They’re called shoyu tamago in Japanese; the simplest English translation of the Chinese name is braised soy sauce eggs. They are served as a snack, as a topping for congee and ramen, or as one of the many dishes in a bento box.
The name might suggest that there’s nothing to making this delicacy but soaking boiled eggs in soy sauce but there’s a little bit more to it than that.
First of all, “boiled” doesn’t necessarily mean hard-boiled. The eggs can be a little less cooked so that the yolks are still runny. The egg white, however, must be sufficiently cooked so that it is firm enough that when the egg is shelled, it doesn’t break and expose the soft yolk.
Second, the soy sauce in which the eggs are soaked isn’t soy sauce alone. A few other things are added. Rice wine and rice vinegar are not uncommon but other seasonings such as black pepper or chilies can be added too.
Third, the eggs don’t benefit from a really long soaking time. Leave them in the soy sauce mixture for too long and the eggs will turn out too salty. Fifteen minutes or so are enough to allow the eggs to acquire a good color and to absorb the flavors in the sauce.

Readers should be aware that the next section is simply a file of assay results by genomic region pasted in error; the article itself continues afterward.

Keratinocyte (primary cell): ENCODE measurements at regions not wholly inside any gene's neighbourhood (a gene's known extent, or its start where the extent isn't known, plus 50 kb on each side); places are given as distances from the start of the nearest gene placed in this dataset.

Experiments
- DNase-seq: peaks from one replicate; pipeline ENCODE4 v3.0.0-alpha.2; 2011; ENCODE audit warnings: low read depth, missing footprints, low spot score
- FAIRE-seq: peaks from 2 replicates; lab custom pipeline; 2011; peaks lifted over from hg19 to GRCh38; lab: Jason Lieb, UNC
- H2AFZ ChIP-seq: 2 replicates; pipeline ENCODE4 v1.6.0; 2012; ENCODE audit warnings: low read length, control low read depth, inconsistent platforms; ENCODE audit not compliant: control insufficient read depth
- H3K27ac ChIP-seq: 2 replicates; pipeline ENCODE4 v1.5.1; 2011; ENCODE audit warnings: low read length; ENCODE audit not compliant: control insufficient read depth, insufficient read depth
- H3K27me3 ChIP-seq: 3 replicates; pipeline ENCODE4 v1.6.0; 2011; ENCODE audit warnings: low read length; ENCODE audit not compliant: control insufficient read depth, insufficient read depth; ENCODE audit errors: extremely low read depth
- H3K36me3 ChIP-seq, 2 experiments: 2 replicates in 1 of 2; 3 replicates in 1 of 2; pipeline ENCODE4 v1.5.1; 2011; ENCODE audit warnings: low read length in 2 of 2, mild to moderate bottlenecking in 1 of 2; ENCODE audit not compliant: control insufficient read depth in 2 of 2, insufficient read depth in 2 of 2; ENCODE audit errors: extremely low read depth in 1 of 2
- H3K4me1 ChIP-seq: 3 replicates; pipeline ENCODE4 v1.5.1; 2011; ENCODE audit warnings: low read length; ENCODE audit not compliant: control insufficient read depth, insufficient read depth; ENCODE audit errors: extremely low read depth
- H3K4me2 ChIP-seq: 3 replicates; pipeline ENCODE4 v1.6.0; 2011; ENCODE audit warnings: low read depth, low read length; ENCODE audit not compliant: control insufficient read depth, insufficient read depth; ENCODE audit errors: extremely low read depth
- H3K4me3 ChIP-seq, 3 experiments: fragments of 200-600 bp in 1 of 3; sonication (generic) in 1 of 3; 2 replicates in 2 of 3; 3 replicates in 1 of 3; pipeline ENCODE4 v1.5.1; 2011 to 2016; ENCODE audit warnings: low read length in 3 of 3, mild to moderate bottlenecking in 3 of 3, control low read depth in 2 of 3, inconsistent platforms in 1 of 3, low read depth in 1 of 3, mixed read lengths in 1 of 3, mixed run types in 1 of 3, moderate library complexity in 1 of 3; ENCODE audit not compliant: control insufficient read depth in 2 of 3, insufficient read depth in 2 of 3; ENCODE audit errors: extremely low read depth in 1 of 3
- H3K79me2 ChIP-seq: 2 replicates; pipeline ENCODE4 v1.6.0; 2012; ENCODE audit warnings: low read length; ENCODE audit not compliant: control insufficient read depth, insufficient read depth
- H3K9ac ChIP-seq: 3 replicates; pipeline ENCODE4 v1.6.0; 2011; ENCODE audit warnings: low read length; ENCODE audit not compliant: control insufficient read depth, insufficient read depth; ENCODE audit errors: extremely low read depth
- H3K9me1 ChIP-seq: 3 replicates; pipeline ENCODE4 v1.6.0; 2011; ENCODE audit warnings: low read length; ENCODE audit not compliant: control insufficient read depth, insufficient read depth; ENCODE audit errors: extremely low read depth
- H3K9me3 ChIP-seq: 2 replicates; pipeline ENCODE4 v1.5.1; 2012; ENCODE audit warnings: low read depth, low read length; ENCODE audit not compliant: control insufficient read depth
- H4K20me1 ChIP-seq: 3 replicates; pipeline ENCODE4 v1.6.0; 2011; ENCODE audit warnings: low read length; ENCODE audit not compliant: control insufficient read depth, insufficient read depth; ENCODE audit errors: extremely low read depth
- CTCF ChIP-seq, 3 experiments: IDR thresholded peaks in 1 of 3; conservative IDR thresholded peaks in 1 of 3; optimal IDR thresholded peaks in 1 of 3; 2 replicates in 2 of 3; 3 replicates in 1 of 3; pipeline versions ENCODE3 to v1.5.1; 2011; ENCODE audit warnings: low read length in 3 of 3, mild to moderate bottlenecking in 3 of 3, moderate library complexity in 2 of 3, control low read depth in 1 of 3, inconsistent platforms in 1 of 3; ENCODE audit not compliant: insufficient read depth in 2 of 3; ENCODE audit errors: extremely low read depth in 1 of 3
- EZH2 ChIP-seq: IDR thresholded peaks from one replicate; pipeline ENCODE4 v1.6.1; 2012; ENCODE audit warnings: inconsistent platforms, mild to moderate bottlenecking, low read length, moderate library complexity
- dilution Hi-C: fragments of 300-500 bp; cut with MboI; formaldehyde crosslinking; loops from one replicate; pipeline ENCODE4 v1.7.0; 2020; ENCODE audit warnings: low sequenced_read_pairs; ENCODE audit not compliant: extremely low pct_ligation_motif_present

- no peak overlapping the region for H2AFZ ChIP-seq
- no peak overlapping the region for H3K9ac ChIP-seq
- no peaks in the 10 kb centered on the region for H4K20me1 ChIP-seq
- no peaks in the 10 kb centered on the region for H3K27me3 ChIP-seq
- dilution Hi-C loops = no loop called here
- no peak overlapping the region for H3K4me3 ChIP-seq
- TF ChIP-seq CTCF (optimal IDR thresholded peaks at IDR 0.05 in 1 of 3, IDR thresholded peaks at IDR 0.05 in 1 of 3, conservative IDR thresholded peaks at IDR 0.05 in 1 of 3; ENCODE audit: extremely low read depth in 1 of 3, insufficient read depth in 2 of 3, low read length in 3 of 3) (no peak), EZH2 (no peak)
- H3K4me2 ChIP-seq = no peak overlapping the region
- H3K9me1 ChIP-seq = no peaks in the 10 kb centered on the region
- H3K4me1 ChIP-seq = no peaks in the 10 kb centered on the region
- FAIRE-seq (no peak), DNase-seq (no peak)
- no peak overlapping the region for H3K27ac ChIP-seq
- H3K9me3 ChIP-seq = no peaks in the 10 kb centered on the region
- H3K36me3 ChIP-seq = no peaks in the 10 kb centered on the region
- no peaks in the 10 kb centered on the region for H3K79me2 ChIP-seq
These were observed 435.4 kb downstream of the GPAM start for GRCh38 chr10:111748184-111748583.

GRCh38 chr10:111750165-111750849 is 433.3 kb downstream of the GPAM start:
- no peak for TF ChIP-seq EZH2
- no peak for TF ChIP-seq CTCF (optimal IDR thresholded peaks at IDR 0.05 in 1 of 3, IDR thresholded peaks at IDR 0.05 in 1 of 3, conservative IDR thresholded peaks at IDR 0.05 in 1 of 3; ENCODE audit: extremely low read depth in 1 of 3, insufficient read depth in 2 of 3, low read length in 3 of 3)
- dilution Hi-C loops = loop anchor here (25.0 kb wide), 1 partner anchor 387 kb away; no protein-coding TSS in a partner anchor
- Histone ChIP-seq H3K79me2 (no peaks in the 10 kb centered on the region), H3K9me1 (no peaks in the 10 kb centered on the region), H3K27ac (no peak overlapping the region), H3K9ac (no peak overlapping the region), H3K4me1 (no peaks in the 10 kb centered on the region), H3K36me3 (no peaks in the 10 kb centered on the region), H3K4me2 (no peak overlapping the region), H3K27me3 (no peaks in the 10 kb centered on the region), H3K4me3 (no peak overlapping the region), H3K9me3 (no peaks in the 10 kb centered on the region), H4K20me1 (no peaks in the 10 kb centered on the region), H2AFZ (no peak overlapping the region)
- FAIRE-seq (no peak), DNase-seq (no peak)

If, however, you are not in a hurry to serve the eggs, you can soak them in the fridge overnight BUT you will have to dilute the soy sauce mixture with water. I did not want to do that because I wanted the soy sauce mixture to be usable for seasoning other dishes in the future.
Shoyu (Soy Sauce) EggsPrint Pin
- 1/2 cup light soy sauce I used Kikkoman
- 2 tablespoons mirin
- 2 tablespoons rice vinegar
- 4 boiled eggs
- Mix together the soy sauce, mirin and rice vinegar in a bowl.
- Drop the shelled eggs into the mixture and leave for about 15 minutes. If the eggs are not completely submerged, use a teaspoon to roll them around every few minutes.
- Drain the eggs, cut into halves if you prefer and serve.